“It will be convenient to have a name for the ideas which are esteemed at any time for their acceptability, and it should be a term that emphasizes this predictability. I shall refer to these ideas henceforth as the conventional wisdom.”
J.K. Galbraith, The Affluent Society
“All that we imagine to be factual is already theory: what “we know” of our surroundings is our interpretation of them”
We find broad- based and significant evidence for the anchoring hypothesis; consensus forecasts are biased towards the values of previous months’ data releases, which in some cases results in sizable predictable forecast errors.
Sean D. Campbell and Steven A. Sharpe, Anchoring Bias in Consensus Forecasts and its Effect on Market Prices
Great quote in the $FT yesterday that reveals how hard it has been in the oil and gas industry for professional analysts to read the single biggest influencing factor that is reshaping the supply chain: rising CapEx productivity and its ongoing continued pressure. Money quote:
Mr Malek said that with the notable exception of ExxonMobil, most energy majors had shown they were capable of growing output quickly even when investing less than it used to.
“We all thought production was going to fall off a cliff from Big Oil when they started slashing spending in 2014,” said Mr Malek. “But it hasn’t. The majority of them are coming out on the front foot in terms of production.” [Emphasis added].
An outlook where E&P companies can substantially reduce CapEx and maintain output is not one in a lot of forecast models. Forecasts are rooted in a liner input/out paradigm that leads to a new peak oil doomsday scenario. But the data is coming in: E&P companies are serious about reducing CapEx long term and especially relative to output, and collectively the analyst community didn’t realise it. The meme was all “when the rebound comes…” as night follows day…
The BP example I showed was not an aberration. For a whole host of practical and institutional reasons it is hard to model something like 40% increase in productivity in capital expenditure. But the productivity of E&P CapEx, along with the marginal investment dollar spend, has enormous explanatory power and implications for the offshore and onshore supply chain.
Aside from behavioural constraints (partly an availability heuristc and partly an anchoring bias) the core reason analysts are out though is because their models are grounded in history. Analysts have used either a basic regression model, which over time would have shown a very high correlation between Capex and Output Production, or they simply divided production output by CapEx spend historically and rolled it forward. When they built a financial model they assumed these historic relationships, strong up until 2014, worked in the future… But these are linear models: x = y if the world hasn’t changed. The problem is when x doesn’t = y anymore and really we have a multivariate world and that becomes a very different modelling proposition (both because the world has changed and a more challenging modelling assignment). We are in a period of a structural break with previous eras in offshore oil and gas.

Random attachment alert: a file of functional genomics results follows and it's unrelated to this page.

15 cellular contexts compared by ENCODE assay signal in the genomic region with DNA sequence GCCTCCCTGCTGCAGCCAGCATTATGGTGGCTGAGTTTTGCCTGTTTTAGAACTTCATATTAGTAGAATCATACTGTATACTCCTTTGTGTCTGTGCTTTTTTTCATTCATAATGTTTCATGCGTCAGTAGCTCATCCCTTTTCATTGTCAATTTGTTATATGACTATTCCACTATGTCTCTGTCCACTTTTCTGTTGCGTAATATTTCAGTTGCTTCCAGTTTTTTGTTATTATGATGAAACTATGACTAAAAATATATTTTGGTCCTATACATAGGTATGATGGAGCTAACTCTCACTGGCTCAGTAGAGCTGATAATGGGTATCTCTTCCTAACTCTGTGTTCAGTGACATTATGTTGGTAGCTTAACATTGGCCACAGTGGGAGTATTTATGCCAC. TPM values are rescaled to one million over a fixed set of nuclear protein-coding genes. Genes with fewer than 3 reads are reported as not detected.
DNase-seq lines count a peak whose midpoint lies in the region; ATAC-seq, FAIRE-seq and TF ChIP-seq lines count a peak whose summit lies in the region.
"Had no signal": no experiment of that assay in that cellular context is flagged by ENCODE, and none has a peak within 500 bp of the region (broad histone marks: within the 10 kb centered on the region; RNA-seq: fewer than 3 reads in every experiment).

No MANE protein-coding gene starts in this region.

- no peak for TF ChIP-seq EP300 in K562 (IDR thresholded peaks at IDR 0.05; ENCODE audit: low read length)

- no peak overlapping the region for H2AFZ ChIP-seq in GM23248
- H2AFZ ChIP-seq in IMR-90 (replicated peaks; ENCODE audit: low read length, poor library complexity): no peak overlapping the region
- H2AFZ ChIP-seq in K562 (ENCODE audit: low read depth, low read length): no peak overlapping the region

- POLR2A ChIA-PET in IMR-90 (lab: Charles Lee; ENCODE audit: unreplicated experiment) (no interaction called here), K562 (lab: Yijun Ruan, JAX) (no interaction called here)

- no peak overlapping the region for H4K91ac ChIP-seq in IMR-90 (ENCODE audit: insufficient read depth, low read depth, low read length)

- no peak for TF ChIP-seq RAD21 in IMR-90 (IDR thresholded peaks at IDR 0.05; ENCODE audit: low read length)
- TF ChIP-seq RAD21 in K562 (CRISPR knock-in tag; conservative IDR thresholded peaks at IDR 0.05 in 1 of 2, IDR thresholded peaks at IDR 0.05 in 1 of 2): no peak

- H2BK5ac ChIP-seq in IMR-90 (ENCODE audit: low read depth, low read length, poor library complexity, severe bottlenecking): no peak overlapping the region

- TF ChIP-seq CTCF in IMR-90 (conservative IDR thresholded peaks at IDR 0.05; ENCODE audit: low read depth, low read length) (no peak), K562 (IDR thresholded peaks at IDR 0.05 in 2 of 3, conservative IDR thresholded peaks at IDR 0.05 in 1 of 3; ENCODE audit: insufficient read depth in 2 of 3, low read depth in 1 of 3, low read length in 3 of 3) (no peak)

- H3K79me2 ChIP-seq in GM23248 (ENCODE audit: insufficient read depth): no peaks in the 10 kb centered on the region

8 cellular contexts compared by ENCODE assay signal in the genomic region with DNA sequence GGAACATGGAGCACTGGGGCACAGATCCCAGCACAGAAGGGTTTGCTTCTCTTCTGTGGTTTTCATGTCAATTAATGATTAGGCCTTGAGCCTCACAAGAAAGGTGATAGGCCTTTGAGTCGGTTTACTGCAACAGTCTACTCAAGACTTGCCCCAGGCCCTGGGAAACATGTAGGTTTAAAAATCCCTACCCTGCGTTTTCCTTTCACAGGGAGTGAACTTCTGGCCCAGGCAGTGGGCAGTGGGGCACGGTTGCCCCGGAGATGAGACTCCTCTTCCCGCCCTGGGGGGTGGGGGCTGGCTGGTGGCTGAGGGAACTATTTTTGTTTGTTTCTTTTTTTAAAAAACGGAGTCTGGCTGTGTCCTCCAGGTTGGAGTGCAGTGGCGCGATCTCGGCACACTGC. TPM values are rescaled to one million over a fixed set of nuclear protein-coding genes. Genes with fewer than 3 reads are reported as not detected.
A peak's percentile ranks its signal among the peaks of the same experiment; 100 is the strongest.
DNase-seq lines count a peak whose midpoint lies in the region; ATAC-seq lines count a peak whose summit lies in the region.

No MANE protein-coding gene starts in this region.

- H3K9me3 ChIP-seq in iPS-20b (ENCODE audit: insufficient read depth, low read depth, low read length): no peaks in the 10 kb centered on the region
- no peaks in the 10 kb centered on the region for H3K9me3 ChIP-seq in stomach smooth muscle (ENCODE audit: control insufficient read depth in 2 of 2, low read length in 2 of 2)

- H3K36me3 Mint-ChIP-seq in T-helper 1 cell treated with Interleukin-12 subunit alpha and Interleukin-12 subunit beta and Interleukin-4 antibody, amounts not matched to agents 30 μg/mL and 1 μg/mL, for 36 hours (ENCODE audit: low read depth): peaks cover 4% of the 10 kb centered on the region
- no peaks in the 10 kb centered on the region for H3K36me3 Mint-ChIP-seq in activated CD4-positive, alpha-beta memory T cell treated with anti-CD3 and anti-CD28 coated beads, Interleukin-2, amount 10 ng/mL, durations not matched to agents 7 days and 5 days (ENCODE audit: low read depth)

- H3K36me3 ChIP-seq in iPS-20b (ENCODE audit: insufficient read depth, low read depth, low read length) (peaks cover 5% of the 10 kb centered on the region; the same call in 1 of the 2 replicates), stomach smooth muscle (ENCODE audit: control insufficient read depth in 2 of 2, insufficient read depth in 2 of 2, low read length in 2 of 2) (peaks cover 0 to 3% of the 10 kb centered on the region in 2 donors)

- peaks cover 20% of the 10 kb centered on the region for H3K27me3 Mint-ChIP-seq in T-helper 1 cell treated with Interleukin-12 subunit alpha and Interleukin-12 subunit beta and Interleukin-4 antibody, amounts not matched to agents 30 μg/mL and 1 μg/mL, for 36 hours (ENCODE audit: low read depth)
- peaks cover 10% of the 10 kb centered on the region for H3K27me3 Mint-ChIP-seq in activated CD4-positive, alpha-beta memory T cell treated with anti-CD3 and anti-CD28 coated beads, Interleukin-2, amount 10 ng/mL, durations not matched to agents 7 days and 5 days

These regressions don’t explain the future so cannot be used for forecasting. No matter how many times you cut it and reshape the data the historical relationship won’t produce a relationship that validly predicts the future. At a operational level at E&P companies this is easier to see: e.g. aggressive tendering, projects bid but not taken forward if they haven’t reached a threshold, the procurement guys wants another 10k a day off the rig. There is a lag delay before it shows up in the models or is accepted as the conventional wisdom.
But when the past isn’t a good guide to the future, as is clearly the case in the oil and gas market at the moment, understanding what drives forecasts and what they are set up to achieve is ever more important. How predictive are the models really?
A lot of investment has gone into offshore as the market has declined. A lot of it not because people really believe in the industry but because they believe they will make money when the industry reverts to previous price and utilisation levels, a mean reversion investment thesis often driven on the production rationale cited in the quote. Investors such as these have really being buying a derivative to expose themselves, often in a very leveraged way, to a rising oil price, assuming or hoping, frankly at times in the face of overhwelming contrary evidence, that the historic relationship between the oil price and these assets would return.
These investors are exposed to basis risk: when the underlying on which the derivative is based changes its relationship in its interaction with the derivative. These investors thought they were buying assets exposed in a linear fashion to a rising oil price, but actually the structure of the industry has changed and now they just own exposure to an underutilised asset that is imperfectly hedged (and often with a very high cost of carry). Shale has changed the marginal supply curve of the oil industry and the demand curves for oil field services fundamentally. Models utilising prior relationships simply cannot conceptually or logically explain this and certainly offer zero predictive power.
The future I would argue is about the narrative. Linking what people say and actions taken and mapping out how this might affect the future. To create the future and be a part of it you cannot rely on past hisotrical drivers you need to understand the forces driving it. Less certain statistically but paradoxically more likely to be right.